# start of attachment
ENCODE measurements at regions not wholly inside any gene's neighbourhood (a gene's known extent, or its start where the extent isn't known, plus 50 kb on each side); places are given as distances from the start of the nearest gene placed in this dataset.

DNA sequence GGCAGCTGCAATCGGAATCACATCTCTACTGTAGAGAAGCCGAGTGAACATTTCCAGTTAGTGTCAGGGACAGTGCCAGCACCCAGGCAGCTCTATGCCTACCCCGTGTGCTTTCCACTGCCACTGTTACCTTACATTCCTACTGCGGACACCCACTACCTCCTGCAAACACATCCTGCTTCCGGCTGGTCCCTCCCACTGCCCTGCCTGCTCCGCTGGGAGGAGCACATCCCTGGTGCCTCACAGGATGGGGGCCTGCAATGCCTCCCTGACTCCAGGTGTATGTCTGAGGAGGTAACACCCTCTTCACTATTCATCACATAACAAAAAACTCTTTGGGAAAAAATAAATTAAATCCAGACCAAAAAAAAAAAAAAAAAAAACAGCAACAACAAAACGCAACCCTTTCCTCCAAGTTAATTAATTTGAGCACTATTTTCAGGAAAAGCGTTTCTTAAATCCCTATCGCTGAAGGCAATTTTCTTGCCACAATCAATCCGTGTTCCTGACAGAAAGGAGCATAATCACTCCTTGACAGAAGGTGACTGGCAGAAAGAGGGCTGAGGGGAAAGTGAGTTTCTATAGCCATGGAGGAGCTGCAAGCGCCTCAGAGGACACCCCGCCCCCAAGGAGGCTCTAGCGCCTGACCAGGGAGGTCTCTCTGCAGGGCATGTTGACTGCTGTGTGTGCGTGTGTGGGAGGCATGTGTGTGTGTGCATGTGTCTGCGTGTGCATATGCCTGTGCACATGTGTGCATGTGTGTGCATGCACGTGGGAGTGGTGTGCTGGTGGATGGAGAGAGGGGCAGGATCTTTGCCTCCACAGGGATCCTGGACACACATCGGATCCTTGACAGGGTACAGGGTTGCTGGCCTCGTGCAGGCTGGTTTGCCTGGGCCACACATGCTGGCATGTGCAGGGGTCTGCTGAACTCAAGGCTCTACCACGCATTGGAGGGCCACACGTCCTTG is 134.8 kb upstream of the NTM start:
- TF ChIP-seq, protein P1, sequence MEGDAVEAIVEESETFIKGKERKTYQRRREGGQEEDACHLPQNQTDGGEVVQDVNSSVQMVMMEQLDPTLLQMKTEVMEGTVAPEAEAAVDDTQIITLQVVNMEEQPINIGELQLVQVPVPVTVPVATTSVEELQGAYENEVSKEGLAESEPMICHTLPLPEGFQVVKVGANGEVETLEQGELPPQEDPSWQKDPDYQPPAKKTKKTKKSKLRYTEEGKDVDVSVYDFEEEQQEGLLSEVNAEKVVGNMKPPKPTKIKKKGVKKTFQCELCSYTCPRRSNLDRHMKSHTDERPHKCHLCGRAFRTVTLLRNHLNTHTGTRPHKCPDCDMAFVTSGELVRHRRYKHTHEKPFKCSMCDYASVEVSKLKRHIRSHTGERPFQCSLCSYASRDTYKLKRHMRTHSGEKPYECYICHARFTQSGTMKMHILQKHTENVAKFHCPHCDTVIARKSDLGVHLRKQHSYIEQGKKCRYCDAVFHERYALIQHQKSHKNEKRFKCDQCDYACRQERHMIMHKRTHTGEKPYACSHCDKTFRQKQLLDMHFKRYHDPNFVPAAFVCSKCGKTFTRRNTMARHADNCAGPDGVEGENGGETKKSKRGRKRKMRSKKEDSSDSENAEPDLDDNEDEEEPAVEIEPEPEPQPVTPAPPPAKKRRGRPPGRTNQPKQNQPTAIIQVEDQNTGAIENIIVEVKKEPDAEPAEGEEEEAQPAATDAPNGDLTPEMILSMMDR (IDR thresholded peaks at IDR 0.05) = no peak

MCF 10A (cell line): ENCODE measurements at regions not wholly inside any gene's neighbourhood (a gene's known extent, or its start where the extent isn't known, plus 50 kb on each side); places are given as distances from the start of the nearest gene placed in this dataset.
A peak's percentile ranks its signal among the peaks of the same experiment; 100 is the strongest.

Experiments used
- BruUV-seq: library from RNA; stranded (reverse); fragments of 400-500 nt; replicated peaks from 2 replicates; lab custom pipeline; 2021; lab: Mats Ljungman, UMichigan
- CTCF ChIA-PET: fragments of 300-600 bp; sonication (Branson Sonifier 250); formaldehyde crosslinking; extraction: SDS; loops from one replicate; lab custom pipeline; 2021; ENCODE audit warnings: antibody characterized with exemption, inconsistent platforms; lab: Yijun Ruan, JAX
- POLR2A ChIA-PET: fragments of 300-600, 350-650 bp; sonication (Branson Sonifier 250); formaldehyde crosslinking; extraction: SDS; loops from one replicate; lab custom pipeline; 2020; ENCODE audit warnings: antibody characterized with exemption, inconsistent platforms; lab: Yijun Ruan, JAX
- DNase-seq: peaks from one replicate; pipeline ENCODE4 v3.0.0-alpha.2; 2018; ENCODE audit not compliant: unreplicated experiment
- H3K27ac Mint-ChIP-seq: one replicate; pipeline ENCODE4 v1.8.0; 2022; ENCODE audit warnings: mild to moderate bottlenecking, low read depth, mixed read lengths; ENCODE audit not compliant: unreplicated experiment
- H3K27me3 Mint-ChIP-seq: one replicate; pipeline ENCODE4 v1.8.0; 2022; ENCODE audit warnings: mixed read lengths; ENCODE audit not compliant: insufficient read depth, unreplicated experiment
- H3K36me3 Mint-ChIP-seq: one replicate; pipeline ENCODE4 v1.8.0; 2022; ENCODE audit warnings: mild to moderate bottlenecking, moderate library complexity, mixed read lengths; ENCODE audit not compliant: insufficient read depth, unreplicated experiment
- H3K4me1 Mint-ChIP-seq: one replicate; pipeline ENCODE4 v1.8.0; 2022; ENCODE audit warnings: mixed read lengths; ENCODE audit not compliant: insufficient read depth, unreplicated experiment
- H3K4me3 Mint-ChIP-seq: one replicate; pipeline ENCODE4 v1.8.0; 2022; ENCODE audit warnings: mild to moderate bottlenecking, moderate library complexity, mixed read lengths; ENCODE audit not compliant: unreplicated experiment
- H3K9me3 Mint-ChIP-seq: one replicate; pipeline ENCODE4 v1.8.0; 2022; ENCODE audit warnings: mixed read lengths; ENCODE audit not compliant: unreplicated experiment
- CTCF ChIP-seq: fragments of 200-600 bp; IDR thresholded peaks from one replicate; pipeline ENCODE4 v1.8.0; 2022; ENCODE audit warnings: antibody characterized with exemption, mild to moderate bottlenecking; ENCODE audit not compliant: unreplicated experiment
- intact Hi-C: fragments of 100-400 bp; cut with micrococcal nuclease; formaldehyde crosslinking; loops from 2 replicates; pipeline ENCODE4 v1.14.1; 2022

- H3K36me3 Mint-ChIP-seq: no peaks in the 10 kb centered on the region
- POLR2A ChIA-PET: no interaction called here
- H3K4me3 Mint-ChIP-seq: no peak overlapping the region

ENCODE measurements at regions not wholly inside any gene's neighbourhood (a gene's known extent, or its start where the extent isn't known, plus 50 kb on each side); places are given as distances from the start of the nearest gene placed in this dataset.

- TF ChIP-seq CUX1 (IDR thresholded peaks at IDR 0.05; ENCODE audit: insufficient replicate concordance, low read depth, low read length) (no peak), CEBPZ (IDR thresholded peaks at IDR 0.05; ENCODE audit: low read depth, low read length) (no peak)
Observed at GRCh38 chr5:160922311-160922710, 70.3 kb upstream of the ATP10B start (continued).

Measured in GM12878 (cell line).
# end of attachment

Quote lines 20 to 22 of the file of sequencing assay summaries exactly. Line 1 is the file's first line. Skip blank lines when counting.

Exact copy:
- POLR2A ChIA-PET: no interaction called here
- H3K4me3 Mint-ChIP-seq: no peak overlapping the region

ENCODE measurements at regions not wholly inside any gene's neighbourhood (a gene's known extent, or its start where the extent isn't known, plus 50 kb on each side); places are given as distances from the start of the nearest gene placed in this dataset.